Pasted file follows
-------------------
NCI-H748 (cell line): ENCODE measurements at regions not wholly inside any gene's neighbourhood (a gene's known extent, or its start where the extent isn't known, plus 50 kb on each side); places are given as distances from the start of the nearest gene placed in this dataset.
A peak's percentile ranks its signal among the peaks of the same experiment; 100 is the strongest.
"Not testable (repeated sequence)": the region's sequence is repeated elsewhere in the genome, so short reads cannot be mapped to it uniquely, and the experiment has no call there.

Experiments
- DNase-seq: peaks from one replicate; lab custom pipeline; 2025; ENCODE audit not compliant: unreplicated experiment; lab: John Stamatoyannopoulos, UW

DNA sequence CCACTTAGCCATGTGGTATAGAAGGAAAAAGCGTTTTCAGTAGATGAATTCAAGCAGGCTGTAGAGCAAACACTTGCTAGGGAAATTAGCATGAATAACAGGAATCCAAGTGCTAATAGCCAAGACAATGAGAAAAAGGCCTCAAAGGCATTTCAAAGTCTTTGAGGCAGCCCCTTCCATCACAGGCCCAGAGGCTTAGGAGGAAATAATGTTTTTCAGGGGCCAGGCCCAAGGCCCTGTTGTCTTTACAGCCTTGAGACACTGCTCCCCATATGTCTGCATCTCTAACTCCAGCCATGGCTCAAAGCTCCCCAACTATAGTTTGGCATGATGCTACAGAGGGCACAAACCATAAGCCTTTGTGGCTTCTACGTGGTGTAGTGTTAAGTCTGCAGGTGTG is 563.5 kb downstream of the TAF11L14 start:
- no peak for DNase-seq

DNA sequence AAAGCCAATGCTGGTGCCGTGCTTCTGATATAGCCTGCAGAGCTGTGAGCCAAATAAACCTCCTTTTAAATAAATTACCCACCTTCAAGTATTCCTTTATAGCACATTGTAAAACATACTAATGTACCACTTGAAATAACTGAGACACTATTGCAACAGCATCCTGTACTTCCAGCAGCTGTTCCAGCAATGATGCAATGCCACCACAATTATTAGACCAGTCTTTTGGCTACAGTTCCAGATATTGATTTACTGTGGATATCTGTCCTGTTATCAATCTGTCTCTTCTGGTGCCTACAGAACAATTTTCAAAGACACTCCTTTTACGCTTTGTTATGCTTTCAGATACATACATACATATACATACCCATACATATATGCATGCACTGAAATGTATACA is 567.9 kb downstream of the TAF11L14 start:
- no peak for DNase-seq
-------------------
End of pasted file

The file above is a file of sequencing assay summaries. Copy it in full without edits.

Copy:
NCI-H748 (cell line): ENCODE measurements at regions not wholly inside any gene's neighbourhood (a gene's known extent, or its start where the extent isn't known, plus 50 kb on each side); places are given as distances from the start of the nearest gene placed in this dataset.
A peak's percentile ranks its signal among the peaks of the same experiment; 100 is the strongest.
"Not testable (repeated sequence)": the region's sequence is repeated elsewhere in the genome, so short reads cannot be mapped to it uniquely, and the experiment has no call there.

Experiments
- DNase-seq: peaks from one replicate; lab custom pipeline; 2025; ENCODE audit not compliant: unreplicated experiment; lab: John Stamatoyannopoulos, UW

DNA sequence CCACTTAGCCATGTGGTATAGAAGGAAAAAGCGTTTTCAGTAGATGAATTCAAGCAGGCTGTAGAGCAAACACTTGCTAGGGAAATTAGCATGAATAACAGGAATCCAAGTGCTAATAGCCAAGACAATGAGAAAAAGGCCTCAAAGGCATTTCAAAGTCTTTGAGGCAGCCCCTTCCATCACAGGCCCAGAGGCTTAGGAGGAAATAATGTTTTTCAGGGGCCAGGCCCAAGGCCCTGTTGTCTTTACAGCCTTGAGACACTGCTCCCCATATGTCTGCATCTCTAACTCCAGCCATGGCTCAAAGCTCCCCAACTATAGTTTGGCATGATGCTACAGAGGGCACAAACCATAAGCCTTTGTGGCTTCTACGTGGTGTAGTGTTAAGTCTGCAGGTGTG is 563.5 kb downstream of the TAF11L14 start:
- no peak for DNase-seq

DNA sequence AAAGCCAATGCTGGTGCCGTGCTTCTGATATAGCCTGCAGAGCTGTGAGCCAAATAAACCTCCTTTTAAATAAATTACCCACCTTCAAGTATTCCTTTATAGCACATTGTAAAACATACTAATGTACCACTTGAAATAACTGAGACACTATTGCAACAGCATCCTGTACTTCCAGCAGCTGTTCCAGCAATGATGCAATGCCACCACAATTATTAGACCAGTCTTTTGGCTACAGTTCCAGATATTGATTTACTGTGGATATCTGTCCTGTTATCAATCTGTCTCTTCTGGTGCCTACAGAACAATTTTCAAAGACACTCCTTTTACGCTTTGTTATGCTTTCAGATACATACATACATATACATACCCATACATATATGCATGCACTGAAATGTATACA is 567.9 kb downstream of the TAF11L14 start:
- no peak for DNase-seq